Summary of Results of the Duwamish Valley Regional Modeling and Health Risk Assessment, Seattle, Washington
Gary Palcisko (1), Elmer Diaz (2), Lenford O'Garro (2)
(1) Washington State Department of Ecology, Washington (2) Washington State Department of Health, Washington
Abstract Number: 176
Preference: Poster Presentation
Last modified: November 7, 2009
Working Group: sq4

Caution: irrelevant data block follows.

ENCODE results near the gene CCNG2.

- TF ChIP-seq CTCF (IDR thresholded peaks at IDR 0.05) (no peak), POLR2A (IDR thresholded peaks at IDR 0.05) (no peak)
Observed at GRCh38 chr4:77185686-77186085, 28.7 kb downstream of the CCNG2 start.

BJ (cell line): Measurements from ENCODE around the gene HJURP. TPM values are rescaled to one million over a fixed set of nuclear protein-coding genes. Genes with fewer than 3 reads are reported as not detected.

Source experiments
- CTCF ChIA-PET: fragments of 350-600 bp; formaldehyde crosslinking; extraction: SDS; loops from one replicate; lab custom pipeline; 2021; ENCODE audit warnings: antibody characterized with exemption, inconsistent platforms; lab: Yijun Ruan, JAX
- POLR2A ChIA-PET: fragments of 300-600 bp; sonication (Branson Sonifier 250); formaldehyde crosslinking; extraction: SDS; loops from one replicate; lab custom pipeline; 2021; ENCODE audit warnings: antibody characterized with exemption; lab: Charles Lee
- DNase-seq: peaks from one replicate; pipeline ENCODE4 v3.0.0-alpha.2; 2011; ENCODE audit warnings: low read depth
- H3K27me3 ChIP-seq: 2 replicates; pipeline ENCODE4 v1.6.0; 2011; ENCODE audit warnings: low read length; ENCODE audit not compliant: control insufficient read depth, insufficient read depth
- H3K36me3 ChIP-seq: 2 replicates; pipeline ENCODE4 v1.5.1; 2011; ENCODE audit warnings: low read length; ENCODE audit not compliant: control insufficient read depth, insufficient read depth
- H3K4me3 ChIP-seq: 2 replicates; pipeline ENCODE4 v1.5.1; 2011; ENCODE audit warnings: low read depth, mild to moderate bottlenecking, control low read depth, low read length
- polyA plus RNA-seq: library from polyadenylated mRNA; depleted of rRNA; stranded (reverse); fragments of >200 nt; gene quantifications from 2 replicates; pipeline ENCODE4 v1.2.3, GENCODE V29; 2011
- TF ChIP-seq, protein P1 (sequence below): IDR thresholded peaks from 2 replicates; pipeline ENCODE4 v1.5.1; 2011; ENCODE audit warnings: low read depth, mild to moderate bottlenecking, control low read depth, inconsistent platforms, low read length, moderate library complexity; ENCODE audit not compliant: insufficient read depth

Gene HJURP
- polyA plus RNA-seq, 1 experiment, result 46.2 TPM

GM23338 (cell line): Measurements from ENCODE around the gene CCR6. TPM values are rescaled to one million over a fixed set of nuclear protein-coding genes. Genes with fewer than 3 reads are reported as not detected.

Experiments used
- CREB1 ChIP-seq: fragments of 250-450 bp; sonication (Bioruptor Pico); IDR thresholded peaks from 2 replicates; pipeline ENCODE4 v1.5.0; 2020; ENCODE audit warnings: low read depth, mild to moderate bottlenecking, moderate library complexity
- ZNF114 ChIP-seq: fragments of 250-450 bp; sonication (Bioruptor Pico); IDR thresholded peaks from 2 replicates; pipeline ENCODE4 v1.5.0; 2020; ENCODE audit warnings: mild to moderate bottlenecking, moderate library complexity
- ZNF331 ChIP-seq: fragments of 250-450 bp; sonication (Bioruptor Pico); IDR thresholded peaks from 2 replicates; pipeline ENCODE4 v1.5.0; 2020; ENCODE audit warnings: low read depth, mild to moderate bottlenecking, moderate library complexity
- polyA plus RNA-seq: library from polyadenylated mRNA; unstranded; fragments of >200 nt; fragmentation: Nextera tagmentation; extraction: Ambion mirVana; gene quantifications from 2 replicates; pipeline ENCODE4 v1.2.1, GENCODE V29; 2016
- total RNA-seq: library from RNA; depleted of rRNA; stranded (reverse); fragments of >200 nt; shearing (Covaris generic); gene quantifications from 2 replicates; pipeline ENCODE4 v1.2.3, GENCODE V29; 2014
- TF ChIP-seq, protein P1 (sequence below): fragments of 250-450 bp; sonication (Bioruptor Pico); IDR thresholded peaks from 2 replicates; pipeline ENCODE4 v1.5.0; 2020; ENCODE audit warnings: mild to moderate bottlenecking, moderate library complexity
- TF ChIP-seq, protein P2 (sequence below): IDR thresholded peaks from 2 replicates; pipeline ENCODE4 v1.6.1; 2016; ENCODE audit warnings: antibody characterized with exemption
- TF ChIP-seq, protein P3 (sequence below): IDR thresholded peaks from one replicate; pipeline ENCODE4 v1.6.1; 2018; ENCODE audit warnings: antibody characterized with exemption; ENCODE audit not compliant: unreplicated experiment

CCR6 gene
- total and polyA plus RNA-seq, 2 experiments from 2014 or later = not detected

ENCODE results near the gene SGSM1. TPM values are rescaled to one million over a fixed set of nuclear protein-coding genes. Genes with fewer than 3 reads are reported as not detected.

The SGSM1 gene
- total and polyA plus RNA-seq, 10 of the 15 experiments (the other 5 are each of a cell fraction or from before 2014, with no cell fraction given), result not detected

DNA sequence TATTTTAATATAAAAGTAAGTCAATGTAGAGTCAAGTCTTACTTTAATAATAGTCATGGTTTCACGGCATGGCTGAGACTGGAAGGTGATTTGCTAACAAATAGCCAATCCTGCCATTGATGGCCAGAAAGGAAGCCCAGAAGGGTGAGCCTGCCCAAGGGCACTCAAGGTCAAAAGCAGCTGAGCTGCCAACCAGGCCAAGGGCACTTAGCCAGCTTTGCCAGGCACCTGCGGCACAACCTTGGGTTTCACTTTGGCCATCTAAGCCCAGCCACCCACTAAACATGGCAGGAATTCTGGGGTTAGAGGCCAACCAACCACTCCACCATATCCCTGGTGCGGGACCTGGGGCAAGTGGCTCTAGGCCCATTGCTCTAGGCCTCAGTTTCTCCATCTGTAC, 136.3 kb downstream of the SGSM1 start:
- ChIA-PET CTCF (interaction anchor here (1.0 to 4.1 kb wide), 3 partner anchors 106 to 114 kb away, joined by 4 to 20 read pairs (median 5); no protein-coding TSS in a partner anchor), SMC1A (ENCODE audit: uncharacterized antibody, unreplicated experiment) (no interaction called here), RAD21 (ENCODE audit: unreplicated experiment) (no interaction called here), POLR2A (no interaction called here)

The Duwamish Valley is an industrialized area in south Seattle. Residents from two communities in the area, Georgetown and South Park, asked the Washington State Department of Health (DOH) to conduct an assessment of the impacts that air pollution may have on their health. The objectives of this study were to identify which air pollutants are key contributors to acute and/or chronic health risk, what sources are the key contributors to acute and/or chronic health risk, and to what degree are different geographic areas of south Seattle impacted by air emissions in the Duwamish Valley. The Air Toxics Hotspots Analysis and Reporting Program (HARP) developed by California Environmental Protection Agency (EPA) was the primary tool used to model air emissions from multiple sources (e.g., stationary and mobile emissions) in south Seattle. Air emission sources in the Duwamish Valley include point, mobile and wood stove sources. The dispersion and ground level impact of these emissions were then modeled using local meteorological and terrain conditions. Non-cancer hazards and cancer risks were calculated based on modeled ground level pollutant concentrations at many locations throughout the project area. Modeling results indicated diesel soot and wood smoke are the main contaminants that raise the pollution levels in the area and increase potential health risks for residents. Diesel soot presents the biggest health threat. Potential health risks are higher for people who live near major pollution sources. This study reaffirms findings of an earlier Puget Sound air toxic evaluation conducted in Seattle by the Puget Sound Clean Air Agency in 2003, and is consistence with National Air Toxics (NATA), Portland Air Toxics Assessment (PATA), South Coast, California Air Toxics Resources Board (CARB), and Vancouver Metro.